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I am experiencing an interesting issue when I am trying to load some data in .txt format from the same domain using XMLHttpRequest. I am trying to load the data, parse it and then store it in localStorage

var xmlhttp;
// code for IE7+, Firefox, Chrome, Opera, Safari
if (window.XMLHttpRequest){
    xmlhttp=new XMLHttpRequest();
}else{
    // code for IE6, IE5
    xmlhttp=new ActiveXObject("Microsoft.XMLHTTP");
}

var temp;
xmlhttp.onreadystatechange=function(){
    if (xmlhttp.readyState==4 && xmlhttp.status==200){
        temp = xmlhttp.responseText;

    }else{
        alert("readyState: " + xmlhttp.readyState + "status: " + xmlhttp.status);
    }
}
xmlhttp.open("GET","data/somedata.txt", false);
xmlhttp.send();

This code only works if I clean the history and cache; however, on second click of the same link, I would received "Readystate: 4, status 0" for some reason.

Does this has anything to do with localStorage?

if (!localStorage.somedata || localStorage.somedata.count(':') !== somedata.count(':')) {
  localStorage.somedata = temp;
}
window.somedata = JSON.parse(localStorage.somedata);
share|improve this question
    
I assume the browser caches the file, so you get the "200 OK" status only the first time. Repeated requests should result in "304 Not Modified". I'm not sure why you get 0... –  Šime Vidas Sep 27 '11 at 21:49
    
@ŠimeVidas Perhaps if no request was made at all, and the page was just served from the cache? –  lonesomeday Sep 27 '11 at 21:52
    
@lonesomeday Yea, I guess that's it... –  Šime Vidas Sep 27 '11 at 21:54

3 Answers 3

up vote 2 down vote accepted

There are two causes of status code of zero.

  1. Making calls from the file protocol.
  2. The page is refreshing/navigating away as the request is being made.

In your case I would assume it is #2. If you are using a button or a link to make the Ajax call, make sure to cancel the click action with either preventDefault or return false.

share|improve this answer
    
While your answer probably has the most valuable information to this question, I believe your assumption is wrong. There is spoken of an refresh but not during any requests. –  dizas Sep 28 '11 at 0:28
    
@epascarello it's not a button though. It's called every time the app is loaded. I tried to put in a function and return; if there is no internet connection. However, that doesn't solve the problem either. There is javascript is running on ruby on a local server. Does that have anything to do with the problem? –  user959974 Sep 29 '11 at 13:45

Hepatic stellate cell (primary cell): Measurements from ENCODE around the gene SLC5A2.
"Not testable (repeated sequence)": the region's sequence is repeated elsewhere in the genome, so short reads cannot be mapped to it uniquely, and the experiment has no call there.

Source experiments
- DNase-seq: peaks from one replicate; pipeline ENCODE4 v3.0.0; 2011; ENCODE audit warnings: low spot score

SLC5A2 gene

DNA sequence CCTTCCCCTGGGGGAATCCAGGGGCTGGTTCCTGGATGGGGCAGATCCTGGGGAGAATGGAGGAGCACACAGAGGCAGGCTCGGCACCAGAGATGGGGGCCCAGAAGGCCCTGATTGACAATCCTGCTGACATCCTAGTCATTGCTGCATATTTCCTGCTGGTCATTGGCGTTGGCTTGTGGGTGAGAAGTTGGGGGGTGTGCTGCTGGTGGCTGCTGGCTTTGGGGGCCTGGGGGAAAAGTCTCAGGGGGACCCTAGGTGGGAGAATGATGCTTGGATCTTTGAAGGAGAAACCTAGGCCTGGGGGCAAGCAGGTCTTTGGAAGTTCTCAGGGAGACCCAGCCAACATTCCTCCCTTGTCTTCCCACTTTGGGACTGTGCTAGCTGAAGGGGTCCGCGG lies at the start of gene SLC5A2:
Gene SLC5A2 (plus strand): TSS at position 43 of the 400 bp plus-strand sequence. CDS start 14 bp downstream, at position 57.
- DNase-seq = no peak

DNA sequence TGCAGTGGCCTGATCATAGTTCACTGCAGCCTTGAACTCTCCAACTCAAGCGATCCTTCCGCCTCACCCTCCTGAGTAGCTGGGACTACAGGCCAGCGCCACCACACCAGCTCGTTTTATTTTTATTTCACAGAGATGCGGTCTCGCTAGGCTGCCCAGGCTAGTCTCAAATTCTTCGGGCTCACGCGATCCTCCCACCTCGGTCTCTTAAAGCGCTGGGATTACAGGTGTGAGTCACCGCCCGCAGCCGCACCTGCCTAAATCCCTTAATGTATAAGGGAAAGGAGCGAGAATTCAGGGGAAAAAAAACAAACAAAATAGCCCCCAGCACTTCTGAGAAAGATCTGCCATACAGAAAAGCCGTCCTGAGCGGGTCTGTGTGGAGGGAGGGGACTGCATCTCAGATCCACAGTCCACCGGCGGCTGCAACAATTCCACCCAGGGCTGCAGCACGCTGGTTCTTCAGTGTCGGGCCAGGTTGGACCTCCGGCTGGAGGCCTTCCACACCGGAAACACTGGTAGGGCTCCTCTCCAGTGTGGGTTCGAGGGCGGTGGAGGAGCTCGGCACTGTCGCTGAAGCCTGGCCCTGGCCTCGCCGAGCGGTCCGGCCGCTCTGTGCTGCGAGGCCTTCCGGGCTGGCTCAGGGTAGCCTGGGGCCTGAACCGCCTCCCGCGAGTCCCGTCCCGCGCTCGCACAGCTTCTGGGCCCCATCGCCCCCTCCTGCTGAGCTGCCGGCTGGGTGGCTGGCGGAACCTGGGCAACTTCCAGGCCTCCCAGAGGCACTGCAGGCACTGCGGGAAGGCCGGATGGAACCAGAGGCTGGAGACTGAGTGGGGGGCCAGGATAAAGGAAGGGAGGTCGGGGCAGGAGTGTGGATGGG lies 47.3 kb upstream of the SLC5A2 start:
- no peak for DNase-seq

How does the code get called? If there is no button/link making the page refresh, is there some other event changing the page? –  epascarello Sep 29 '11 at 13:58
    
@epascarello This code is called directly every time the page is loaded, since the .txt file is being updated all the time. I feel this code is influenced by other part of .erb file. –  user959974 Sep 29 '11 at 14:26

Sounds like a caching issue. Try either switching to a POST method, or appending a timestamp to the GET request querystring and see if that prevents the caching.

xmlhttp.open("POST", "data/somedata.txt", false); 

or:

xmlhttp.open("GET", "data/somedata.txt?" + new Date().valueOf(), false);

Edit: If those don't work, modify your server configuration to send appropriate response headers for that file or type to not cache the response. Ie: Cache-Control: no-cache

share|improve this answer
    
I tried POST before. I got status = 404... I just tried to add the timestamp to GET, still got status 0 –  user959974 Sep 27 '11 at 21:57
    
You may have to modify your server settings to send back headers for that file or filetype not to cache. –  gilly3 Sep 27 '11 at 22:01
    
@user959974 Check the Network tab in Chrome's dev tools. Is a HTTP request made every time? –  Šime Vidas Sep 27 '11 at 22:02
    
Status zero has nothing to do with caching. –  epascarello Sep 27 '11 at 22:52
    
@epascarello How do you know? –  Šime Vidas Sep 28 '11 at 1:31

Try xmlhttp.abort() before opening a new request.

It's a long shot but worth the try.

share|improve this answer
    
You can have multiple requests open at the same time, abort will do nothing here. –  epascarello Sep 27 '11 at 23:25
    
That would depend on the scope and context where its being used. Given the information above there is no way to tell. Therefor it would be a long shot. –  dizas Sep 28 '11 at 0:23

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